Millennial musician has the wackiest fan encounters ever

Get a behind-the-scenes look at #KanvasLive's coverage of Playlist Live in Orlando, Florida!
Get a behind-the-scenes look at #KanvasLive's coverage of Playlist Live in Orlando, Florida!

This interview is a part of #KanvasLive, an interactive, cross-platform content series brought to life on the Kanvas app and See more on coverage here.

Braiden Wood may only be 22-years-old, but the young musician has gained an influence that artists three times his age seek to achieve throughout their entire careers. Although the the triple-threat pianist, guitarist and keyboardist began his professional pursuit as a musician with well-known band Before You Exit, he has been a solo artist for going on three years now.

Having gone on tours with big names like All Time Low and Olly Murs, Wood is no stranger to the spotlight. That being said, he is by no means ungrateful or diva-esque -- he often preaches the importance of being grounded and appreciating those who helped you get to where you are.

The millennial favorite was featured at this year's Playlist Live, the Orlando-based annual convention that celebrates content creators who have huge influences on social media. And with nearly 60,000 Twitter followers, we think it's safe to say that Wood fits in pretty well with that category. At Playlist Live, Wood gave #KanvasLive an exclusive interview highlighting how he got his start, where he sees his career going and how he feels about his fans.

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What brings you to Playlist Live? Are you excited?

Yes! I'm actually here with my management. They got me some cool opportunities to meet people and do interviews like this. And this is my first Playlist, which is exciting! I had no idea what to expect.

Is it what you thought it would be, or above your expectations?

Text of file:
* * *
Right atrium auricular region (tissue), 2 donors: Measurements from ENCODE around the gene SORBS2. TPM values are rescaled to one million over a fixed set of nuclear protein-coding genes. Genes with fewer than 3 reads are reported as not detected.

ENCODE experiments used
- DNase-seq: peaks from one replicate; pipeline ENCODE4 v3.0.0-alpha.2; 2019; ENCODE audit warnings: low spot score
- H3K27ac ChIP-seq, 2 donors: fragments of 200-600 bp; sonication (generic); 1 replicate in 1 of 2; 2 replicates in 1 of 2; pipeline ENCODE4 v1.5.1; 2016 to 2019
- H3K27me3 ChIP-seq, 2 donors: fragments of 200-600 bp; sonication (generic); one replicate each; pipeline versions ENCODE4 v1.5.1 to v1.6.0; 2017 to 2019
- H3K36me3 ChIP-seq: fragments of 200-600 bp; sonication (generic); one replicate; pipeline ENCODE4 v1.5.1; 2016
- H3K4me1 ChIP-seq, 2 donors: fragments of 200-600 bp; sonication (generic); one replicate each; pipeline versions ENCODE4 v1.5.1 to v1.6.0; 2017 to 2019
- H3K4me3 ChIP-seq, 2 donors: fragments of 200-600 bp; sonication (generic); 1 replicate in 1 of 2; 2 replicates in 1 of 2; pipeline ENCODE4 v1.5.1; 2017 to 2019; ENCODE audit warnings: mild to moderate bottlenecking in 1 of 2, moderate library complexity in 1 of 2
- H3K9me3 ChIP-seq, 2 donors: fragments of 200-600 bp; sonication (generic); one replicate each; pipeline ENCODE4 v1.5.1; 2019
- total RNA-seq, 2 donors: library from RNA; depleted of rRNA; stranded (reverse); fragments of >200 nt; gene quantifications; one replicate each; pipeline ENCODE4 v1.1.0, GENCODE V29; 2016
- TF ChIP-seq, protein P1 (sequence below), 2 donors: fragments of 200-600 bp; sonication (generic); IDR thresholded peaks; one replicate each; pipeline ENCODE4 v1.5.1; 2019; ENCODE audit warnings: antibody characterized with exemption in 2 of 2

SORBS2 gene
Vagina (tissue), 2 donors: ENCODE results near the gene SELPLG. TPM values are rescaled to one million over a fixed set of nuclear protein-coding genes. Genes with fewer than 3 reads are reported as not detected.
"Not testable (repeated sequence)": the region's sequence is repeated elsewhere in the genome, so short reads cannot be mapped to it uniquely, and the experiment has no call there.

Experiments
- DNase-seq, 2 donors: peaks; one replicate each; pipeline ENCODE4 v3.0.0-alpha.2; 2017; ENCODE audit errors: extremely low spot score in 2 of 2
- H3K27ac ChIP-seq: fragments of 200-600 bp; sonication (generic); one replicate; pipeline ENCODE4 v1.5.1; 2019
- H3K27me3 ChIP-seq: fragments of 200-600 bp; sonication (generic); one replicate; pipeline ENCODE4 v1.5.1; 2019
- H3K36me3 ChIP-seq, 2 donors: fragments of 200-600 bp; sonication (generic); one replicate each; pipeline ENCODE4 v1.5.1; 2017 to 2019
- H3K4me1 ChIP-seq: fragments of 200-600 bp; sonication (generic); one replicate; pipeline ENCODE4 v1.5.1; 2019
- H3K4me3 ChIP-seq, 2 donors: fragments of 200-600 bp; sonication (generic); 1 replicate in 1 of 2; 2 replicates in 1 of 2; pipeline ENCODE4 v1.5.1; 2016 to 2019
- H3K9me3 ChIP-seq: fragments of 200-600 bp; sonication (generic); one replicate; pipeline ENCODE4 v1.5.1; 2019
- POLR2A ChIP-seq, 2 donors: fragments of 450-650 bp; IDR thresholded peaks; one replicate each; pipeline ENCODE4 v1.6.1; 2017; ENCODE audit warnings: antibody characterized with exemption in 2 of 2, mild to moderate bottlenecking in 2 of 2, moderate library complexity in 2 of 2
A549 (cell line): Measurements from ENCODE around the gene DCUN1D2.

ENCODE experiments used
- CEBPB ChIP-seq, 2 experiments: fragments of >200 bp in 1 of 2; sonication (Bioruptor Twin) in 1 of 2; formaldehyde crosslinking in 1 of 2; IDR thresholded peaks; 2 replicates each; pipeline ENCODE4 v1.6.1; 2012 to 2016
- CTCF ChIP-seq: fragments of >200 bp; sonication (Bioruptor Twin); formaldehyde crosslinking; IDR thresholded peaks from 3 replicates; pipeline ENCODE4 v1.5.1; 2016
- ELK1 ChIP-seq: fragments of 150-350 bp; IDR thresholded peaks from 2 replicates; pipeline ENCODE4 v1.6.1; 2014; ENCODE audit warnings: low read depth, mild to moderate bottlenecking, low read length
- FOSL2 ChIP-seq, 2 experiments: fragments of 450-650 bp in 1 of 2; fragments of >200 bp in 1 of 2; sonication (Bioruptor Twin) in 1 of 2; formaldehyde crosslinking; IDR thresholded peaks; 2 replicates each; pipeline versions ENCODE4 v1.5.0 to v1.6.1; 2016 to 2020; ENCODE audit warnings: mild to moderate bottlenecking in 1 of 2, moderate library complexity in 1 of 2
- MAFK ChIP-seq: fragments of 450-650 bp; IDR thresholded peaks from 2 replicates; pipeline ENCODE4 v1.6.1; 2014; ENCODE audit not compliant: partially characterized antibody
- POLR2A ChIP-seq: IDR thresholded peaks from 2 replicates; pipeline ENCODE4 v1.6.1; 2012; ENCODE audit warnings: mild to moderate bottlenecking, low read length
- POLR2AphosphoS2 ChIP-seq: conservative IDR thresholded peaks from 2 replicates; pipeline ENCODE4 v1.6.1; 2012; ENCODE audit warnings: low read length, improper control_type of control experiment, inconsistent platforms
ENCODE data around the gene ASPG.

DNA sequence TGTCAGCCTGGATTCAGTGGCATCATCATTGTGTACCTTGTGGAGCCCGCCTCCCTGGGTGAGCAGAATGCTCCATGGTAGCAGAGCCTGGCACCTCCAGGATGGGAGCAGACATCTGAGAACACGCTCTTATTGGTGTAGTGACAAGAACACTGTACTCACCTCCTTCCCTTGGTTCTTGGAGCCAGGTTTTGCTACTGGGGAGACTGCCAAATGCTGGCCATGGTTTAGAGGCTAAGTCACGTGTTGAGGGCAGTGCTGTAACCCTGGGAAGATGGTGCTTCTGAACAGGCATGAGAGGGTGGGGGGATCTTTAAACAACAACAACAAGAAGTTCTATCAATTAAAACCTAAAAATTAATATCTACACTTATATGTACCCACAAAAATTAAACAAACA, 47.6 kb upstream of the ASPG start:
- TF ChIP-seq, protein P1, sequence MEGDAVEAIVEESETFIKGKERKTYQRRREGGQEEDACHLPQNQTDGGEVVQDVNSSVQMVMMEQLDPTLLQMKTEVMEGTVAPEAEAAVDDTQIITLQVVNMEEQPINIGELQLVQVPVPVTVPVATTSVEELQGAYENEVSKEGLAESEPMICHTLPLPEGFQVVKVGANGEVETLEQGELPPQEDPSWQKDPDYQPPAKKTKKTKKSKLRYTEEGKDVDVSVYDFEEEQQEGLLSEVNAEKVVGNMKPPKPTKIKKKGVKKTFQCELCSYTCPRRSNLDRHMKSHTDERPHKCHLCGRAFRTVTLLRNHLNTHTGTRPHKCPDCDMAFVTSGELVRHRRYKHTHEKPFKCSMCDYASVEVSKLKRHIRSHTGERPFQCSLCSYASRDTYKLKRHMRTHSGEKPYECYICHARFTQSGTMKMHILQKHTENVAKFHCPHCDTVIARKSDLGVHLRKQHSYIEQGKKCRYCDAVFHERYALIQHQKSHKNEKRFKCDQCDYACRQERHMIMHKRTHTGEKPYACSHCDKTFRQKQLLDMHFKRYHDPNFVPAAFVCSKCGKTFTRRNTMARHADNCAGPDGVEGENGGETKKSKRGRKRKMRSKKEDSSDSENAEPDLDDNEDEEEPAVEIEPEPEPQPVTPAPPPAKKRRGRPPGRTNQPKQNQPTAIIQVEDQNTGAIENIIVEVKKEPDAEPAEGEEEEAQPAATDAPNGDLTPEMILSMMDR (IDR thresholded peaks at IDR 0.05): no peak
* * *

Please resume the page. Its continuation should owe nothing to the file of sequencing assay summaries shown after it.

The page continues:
Oh, SO far above. There are so many people -- I felt like I met a billion people yesterday and today so it's been kind of crazy, but at the same time awesome because you get to make so many cool connections and meet so many new faces and familiar faces.

Definitely. How did you get your start sharing your life on social channels?

Well, I used to play for a band called Before You Exit, it's a pop-rock group, more towards the pop side now. I was with them for about six years and then broke off to do solo music. And now I do YouTube covers and play live shows around the world.

Awesome. So when was the moment you felt that this is what you really wanted to be doing and decided to make it a large part of your life?

I started really young, actually when I was 13, so it started out as a garage band. We actually literally played in garages for two or three years. And once we started playing some bigger shows, we were like, 'This is really fun.' We got some really cool opportunities to tour with All Time Low, which is a really big pop-punk band, and after that I was like, 'I would like to do this'.

Totally. Do you have a favorite crazy or awesome fan interaction that you want to share?

There was one back in 2013. I was on stage -- I was standing up on this riser and this fan reached up and grabbed the last string on my guitar, and it popped off mid-show. I had, like, four songs left to play so I was like 'Oh man!' It was funny at the same time, but I was like, 'Wow. That was a strong fan.' So that snapped. And I think it was the same show, or maybe just one after. I was signing stuff and someone brought a hair dryer with a silver Sharpie to have me sign. I was like, 'You carried that giant thing all this way just for me to sign it?'

Wow. So you're part of her morning routine now!

Yup, now she can see 'Braiden Wood' as she's drying her hair.

%shareLinks-quote="Do what you love." type="quote" author="Braiden Wood" authordesc="" isquoteoftheday="false"%

What advice would you give to someone who's just starting out in their music career or their social platform career?

I'd say practice is definitely important. Being good at your craft and knowing what you're doing is very important. Also, believing in what you're singing about. A lot of people think they just need to write a hit song about what everyone else is writing about. If you end up playing songs for the rest of your life and it's something you don't believe in or it's something you don't enjoy, then it's going to be miserable. Do something you love.

So true. So, finally, we have to know -- what is your favorite emoji?

Oh, man. I use the smirk one a lot. I can't do it with my real face, that's why I like to do it with my emoji. I live vicariously through it.

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